Apple Staff Whinge Over Return To Office Memo
Apple staff who have been told that they have to return to the office for a minimum of three days are now whinging after getting use to the comfort of working from home.
Apparently, Apple employees are up in arms over the ruling that will kick in from September. The NSW Government has been urging staff to return earlier but that has not gone down well with Apple staff.
The big issue is productivity with management not convinced that working from home is as productive as having staff in a team environment in the office.
Staff members on Friday began circulating a letter addressed to CEO Tim Cook slamming the mandate, which requires them to go back to the office for three days a week.
Many have got use to the comfort of working from home and as one Apple employee told ChannelNews “I have been able to save money on childcare and travel costs” they said.
The letter said that Apple’s so-called “remote/location-flexible work policy,” and how it was communicated to workers, had “already forced some of our colleagues to quit,” according to sources.
“Without the inclusivity that flexibility brings, many of us feel we have to choose between either a combination of our families, our well-being, and being empowered to do our best work, or being a part of Apple,” the note read.
The move comes days after Cook sent out his own note to employees, letting them know that they would have to go back to the office on Mondays, Tuesdays, and Thursdays. Most employees would be allowed to continue working remotely twice a week.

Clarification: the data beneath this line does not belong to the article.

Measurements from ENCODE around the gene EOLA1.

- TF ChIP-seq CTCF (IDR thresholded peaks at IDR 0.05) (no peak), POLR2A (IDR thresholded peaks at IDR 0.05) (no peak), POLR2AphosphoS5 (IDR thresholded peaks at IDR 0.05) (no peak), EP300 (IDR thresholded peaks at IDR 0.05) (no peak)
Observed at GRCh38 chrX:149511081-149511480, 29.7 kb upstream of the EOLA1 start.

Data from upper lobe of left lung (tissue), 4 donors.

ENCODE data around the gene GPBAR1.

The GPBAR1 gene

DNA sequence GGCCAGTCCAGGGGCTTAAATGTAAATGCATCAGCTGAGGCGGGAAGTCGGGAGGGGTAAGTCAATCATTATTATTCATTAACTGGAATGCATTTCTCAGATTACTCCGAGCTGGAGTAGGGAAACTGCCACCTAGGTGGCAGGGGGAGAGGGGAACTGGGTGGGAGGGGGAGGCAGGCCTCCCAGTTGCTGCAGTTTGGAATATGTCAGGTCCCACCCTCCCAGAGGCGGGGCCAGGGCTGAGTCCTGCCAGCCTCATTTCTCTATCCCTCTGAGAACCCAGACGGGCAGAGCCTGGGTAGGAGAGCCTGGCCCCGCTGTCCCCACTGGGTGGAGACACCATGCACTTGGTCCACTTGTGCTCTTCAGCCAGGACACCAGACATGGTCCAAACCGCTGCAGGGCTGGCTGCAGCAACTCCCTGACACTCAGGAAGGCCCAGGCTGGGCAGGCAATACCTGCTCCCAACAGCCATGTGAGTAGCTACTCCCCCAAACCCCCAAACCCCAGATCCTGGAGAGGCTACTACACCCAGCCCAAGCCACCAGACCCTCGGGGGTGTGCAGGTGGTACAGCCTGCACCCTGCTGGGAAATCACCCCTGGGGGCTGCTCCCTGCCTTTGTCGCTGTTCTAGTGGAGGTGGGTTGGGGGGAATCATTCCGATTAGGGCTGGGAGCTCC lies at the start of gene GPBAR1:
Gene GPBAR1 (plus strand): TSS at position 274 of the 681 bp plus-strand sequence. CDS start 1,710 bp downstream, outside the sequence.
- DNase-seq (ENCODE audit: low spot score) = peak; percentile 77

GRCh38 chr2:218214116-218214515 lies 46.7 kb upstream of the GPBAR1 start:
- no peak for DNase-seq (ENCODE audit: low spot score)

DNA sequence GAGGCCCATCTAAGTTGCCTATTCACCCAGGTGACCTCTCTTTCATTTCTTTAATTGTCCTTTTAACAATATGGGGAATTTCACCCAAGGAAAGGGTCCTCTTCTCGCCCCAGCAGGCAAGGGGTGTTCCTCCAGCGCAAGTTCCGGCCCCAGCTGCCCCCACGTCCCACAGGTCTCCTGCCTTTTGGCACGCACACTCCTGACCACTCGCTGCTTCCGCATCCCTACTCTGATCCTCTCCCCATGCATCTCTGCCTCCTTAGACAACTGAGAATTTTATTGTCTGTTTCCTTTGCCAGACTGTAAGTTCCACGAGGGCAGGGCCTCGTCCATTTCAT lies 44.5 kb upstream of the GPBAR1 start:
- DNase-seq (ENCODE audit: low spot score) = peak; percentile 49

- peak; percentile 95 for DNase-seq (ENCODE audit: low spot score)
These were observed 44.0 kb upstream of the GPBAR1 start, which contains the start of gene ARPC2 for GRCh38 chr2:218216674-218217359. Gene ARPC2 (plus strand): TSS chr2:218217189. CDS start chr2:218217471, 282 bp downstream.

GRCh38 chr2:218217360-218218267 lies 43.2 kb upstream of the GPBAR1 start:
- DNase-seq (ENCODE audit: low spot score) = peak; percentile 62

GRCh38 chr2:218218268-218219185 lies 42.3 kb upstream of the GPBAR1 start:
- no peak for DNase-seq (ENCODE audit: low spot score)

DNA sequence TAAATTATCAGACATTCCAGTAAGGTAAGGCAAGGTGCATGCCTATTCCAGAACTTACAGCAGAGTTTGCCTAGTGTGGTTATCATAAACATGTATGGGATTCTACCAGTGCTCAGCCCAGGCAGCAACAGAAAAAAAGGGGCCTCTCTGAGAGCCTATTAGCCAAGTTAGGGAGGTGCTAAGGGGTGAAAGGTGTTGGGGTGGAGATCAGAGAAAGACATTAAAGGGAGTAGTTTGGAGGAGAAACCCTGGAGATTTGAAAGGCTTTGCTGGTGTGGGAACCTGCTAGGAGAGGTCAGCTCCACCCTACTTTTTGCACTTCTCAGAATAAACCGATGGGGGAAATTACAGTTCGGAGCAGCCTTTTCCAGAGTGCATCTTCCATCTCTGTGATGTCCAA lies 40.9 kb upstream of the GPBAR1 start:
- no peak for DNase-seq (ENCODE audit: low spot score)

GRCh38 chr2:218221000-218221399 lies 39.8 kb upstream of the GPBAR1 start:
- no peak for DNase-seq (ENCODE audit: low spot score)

Prior to the coronavirus pandemic, Apple discouraged employees from working from home at all.
Forbes claimed recently that 2020 will go down in history for many reasons, not least of which because it’s the year that forced businesses and organizations from large too small to transform their operations to support remote work.
This has led to challenges for businesses such as Apple.
One less obvious but nevertheless critical challenge relates to new security threats as a result of this distributed work environment.
Companies have had to get better at cybersecurity in the digital age, but cybersecurity threats have grown significantly with distributed working as people working from home are also using their PCs for personal use.
Researchers claim that work-from-home employees are at much greater risk than those in offices.
Since home connections are less secure, cybercriminals have an easier entry into the company network.
Furthermore, the explosion of various online tools, solutions, and services for collaboration and productivity tend to have the bare minimum of security default setting, and updates from third-party vendors can change security preferences and be easily overlooked.